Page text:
A Central Amygdala-Substantia Innominata Neural Circuitry Encodes Aversive Reinforcement Signals
Aversive stimuli can impact motivation and support associative learning as reinforcers. However, the neural circuitry underlying the processing of aversive reinforcers has not been elucidated. Here, we report that a subpopulation of central amygdala (CeA) GABAergic neurons expressing protein kinase C-delta (PKC-δ+) displays robust responses to aversive stimuli during negative reinforcement learning. Importantly, projections from PKC-δ+ neurons of the CeA to the substantia innominata (SI) could bi-directionally modulate negative reinforcement learning. Moreover, consistent with the idea that SI-projecting PKC-δ+ neurons of the CeA encode aversive information, optogenetic activation of this pathway produces conditioned place aversion, a behavior prevented by simultaneous ablating of SI glutamatergic neurons. Taken together, our data define a cell-type-specific neural circuitry modulating associative learning by encoding aversive reinforcement signals.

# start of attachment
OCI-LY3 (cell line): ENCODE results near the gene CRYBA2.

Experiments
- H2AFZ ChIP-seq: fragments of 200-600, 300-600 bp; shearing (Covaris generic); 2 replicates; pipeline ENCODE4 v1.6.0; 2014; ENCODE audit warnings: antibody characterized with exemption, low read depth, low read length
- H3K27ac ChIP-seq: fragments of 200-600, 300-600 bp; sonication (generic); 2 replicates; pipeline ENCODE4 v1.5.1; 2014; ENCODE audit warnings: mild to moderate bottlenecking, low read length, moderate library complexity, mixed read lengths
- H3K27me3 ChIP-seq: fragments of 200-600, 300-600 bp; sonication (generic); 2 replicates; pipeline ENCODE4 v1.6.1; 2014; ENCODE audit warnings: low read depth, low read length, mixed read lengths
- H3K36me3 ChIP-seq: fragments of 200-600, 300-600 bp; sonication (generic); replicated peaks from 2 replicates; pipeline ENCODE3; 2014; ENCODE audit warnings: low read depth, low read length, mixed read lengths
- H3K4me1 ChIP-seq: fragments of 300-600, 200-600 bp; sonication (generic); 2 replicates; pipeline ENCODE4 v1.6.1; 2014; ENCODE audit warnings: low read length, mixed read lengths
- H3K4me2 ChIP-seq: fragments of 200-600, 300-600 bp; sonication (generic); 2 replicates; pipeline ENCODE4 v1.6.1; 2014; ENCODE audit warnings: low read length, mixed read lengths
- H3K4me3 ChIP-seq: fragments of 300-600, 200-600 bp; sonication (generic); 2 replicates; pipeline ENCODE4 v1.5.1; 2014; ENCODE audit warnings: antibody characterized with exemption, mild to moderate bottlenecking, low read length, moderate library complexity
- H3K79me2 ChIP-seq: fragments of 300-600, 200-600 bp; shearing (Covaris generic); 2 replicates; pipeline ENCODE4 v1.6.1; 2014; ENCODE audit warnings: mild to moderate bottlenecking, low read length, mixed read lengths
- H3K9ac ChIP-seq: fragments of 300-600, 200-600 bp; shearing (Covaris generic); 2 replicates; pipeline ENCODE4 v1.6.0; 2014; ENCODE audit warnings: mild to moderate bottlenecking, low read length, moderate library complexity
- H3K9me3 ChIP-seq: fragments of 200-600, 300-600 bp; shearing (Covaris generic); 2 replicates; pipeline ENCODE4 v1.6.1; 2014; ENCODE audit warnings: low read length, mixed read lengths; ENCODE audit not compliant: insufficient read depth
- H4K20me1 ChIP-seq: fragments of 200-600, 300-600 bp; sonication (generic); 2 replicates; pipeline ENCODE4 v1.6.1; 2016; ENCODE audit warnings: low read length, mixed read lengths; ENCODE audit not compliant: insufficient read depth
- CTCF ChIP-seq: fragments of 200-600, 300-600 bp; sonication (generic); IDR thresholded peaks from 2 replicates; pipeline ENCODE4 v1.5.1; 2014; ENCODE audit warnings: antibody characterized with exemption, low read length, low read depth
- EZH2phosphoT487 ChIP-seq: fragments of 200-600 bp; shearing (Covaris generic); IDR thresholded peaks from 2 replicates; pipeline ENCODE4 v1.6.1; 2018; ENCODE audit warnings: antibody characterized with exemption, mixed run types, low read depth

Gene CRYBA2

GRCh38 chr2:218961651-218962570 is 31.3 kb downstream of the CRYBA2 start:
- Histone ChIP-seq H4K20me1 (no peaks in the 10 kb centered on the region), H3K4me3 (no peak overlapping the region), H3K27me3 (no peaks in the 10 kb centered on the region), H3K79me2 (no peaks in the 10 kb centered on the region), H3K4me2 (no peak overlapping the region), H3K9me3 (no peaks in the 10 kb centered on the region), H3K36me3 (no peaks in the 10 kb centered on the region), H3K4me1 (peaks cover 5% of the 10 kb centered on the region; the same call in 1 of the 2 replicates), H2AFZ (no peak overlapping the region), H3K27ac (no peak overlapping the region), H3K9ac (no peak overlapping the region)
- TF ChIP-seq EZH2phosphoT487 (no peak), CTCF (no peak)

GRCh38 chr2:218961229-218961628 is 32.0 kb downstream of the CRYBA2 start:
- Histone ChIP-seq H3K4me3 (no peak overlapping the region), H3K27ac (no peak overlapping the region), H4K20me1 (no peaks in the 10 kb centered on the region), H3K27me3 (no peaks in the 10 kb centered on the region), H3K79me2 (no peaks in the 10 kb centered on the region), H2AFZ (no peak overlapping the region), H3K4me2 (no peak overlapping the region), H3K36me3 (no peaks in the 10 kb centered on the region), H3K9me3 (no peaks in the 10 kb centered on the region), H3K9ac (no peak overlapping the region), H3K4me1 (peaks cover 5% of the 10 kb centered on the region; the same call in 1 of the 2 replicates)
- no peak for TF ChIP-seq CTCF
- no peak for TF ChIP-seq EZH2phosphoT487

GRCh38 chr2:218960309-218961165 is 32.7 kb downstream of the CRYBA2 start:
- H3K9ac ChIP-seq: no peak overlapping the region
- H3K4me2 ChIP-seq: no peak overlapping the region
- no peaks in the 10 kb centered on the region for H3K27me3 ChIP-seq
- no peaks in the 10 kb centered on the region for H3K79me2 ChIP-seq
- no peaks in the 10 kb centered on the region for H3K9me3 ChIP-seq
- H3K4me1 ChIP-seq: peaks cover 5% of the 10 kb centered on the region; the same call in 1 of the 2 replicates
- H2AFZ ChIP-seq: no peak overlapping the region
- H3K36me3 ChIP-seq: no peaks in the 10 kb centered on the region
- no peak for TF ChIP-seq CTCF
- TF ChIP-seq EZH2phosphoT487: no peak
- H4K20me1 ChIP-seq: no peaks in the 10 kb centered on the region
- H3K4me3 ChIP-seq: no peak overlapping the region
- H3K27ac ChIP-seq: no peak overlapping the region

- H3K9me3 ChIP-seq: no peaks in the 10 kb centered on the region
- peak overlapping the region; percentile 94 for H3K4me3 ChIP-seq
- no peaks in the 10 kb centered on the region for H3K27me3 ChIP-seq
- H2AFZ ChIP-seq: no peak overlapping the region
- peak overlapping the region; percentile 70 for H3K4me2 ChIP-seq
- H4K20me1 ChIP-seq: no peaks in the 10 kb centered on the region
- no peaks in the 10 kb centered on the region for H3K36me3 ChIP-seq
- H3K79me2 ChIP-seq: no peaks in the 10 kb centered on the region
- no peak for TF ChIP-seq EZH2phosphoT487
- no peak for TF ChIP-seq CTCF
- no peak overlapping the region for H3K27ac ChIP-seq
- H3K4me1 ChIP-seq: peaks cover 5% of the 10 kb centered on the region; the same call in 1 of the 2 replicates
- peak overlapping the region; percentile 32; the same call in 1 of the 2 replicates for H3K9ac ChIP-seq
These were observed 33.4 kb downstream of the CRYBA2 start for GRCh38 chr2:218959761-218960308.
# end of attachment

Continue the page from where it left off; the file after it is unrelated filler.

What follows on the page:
Publisher URL: http://www.cell.com/cell-reports/fulltext/S2211-1247(17)31510-3
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